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View Diary: To those who want an armed society. (277 comments)

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  •  No, your right to be secure in your (1+ / 0-)
    Recommended by:
    coquiero

    "home" (which, again, is a word not included in the text of the Fourth Amendment, which guarantees the right to be secure in one's "persons, houses, papers and effects") is in no way dependent upon your ownership or possession of a "home" and in no way requires you to buy anything.

    The right to a free press, to the extent that could be an individual right rather than a collective right, in no way requires you to buy anything. Whatever you choose to buy or feel the need to buy to exercise that right, is your business; the right itself has nothing to do with buying things.

    The "right to abortion" (if you can call it that; I prefer the "right to choose," but OK) in no way requires anyone to buy anything. The purchase of medical services is incidental to the right; the right is the freedom to make the choice, not to purchase the service.

    None of these rights includes a "right" to "keep and bear" any particular consumer product. The need or desire for goods and services is incidental. The "right to keep and bear arms" is the precise opposite; it does specify a product, and ownership/possession of that product is the explicitly enumerated right.

    •  The desire for goods or services (2+ / 0-)
      Recommended by:
      gerrilea, FrankRose

      is also incidental in the same way to my right to be armed. It may or may not involve some commercial transaction as a possible prerequisite (though not necessarily). The right is to be armed, not to have any particular arm. The right fundamentally involves a state of being, not an object.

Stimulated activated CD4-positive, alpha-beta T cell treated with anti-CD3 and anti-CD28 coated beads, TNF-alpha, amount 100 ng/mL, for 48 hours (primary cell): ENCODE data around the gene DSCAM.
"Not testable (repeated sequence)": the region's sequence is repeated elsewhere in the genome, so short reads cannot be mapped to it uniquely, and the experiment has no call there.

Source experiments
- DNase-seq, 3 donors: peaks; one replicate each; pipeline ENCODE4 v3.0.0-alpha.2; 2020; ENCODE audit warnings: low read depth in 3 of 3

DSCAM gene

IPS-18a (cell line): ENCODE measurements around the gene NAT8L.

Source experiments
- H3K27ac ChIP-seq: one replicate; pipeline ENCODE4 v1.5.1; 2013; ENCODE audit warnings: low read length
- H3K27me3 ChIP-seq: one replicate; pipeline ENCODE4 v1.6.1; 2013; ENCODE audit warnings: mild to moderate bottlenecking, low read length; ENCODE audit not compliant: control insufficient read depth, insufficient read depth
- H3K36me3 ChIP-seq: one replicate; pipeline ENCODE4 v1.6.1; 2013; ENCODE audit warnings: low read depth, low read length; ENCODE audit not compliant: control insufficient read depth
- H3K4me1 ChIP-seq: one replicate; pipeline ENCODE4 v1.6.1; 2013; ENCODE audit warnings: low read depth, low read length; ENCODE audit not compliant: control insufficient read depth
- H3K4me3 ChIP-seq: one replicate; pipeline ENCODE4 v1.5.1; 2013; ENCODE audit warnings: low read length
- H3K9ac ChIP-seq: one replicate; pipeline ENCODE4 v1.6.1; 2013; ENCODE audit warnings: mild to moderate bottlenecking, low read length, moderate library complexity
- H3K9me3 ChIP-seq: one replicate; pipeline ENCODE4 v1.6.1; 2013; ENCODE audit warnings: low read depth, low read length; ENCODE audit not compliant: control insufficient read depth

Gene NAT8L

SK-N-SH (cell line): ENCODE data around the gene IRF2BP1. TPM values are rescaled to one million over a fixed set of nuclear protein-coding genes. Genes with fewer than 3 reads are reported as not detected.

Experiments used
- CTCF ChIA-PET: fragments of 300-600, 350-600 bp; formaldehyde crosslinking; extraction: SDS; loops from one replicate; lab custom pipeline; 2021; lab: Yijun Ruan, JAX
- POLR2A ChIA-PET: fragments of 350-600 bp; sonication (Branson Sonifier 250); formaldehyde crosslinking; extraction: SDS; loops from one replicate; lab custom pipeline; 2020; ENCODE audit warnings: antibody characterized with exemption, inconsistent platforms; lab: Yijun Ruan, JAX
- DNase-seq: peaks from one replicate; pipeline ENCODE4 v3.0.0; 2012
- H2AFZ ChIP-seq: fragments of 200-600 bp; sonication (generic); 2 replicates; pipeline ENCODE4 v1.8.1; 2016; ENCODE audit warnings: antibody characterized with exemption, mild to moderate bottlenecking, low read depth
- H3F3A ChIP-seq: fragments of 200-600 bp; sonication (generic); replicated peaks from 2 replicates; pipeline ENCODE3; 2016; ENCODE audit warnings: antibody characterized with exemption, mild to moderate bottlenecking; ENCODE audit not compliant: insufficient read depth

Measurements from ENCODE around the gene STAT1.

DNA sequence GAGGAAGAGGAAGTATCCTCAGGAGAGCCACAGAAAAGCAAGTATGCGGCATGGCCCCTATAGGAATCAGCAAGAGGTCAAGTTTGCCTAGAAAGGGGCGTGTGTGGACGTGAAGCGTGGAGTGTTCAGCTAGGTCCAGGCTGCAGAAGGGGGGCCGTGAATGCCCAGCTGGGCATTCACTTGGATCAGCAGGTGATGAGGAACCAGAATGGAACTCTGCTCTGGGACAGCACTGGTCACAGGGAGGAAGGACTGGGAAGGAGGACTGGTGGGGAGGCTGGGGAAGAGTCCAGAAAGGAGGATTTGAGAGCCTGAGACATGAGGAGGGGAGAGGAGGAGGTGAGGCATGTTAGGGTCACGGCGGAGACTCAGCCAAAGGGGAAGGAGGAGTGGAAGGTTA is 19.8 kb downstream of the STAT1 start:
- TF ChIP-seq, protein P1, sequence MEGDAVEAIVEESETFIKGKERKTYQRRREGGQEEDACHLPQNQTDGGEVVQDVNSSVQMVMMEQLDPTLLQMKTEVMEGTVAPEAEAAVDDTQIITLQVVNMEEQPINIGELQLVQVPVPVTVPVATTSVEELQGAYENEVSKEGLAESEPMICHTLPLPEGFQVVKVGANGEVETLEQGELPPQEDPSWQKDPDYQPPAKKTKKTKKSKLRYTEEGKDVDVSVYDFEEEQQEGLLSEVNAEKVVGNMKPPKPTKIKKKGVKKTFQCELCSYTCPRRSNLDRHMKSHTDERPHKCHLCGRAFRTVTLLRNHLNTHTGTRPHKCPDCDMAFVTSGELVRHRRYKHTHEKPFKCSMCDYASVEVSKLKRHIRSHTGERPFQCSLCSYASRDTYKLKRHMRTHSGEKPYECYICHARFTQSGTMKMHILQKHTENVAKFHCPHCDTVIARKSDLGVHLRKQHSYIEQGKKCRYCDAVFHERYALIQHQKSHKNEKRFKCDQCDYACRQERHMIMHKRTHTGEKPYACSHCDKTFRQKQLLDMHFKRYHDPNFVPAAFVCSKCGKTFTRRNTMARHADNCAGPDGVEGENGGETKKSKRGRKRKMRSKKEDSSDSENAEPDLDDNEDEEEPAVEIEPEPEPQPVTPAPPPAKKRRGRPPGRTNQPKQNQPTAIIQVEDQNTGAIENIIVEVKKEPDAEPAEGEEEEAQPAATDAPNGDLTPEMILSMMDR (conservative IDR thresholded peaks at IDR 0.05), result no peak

•  You can't "be armed" without arms. (1+ / 0-)
        Recommended by:
        coquiero

        "Keep and bear" has nothing to do with commercial transactions; as I said earlier, "keep and bear" does not mean "buy and sell," so this reference to commercial transactions is a non-sequitur. Moreover, commercial transactions are in the realm of contracts, not property.

        "To be armed" is a state of being, yes. So is "to keep and bear arms." Thank you for acknowledging that your previous statement, that "to keep and bear arms" is an "action," was wrong, and also for acknowledging that your previous statement that "the right to keep and bear arms" "fundamentally involve[d]" an "action" was also wrong.

        But "to keep and bear arms" does not mean "to be armed." Those are two different things. The Second Amendment does not say, "the right of the people to be armed". It says, "the right of the people to keep and bear arms". You're either saying that (1) the former and the latter mean the same thing, or (2) they do not mean the same thing, and the Second Amendment means the former even though it says the latter. Either way, you're wrong.

        The right is to be armed, not to have any particular arm.
        I see. So you would agree, then, that outlawing the manufacture or sale of a particular model or category of firearm would not infringe upon the "right to keep and bear arms," so long as there are some firearms available with which a person could "be armed," even if it's not the "particular arm" he wants?
    •  I understand your desire (3+ / 0-)
      Recommended by:
      gerrilea, FrankRose, Neo Control

      to justify your authoritarianism with a ludicrous parsing of the text. However, it isn't persuasive in the least.

      •  And, ladies and gentlemen, we have our (2+ / 0-)
        Recommended by:
        coquiero, Glen The Plumber

        first ad hominem attack. Thank you for playing; you've been a wonderful contestant. Bye, now!

        •  That word... (1+ / 0-)
          Recommended by:
          theatre goon

          I do not think it means what I think you think it means...

          Argmentum Ad Hominem is committed when someone rejects an argument based upon the identity of the arguer, failing to address the argument made.

          This did not just occur. Your argument was clearly rejected on it's own (lack of) merit.

          •  It absolutely did occur. (0+ / 0-)

            farmernate "reject[ed my] argument" based on "[my] authoritarianism" and "[my] desire to justify" same, not on any "lack of merit" which he utterly failed to demonstrate. He failed to refute the argument on its merits because he failed to understand its merits in the first instance, and thus deflected those failures onto me by accusing me of having and desiring to "justify" a specific character flaw.

            That is, by definition, an ad hominem attack. Your failure to recognize it is of no concern to me.

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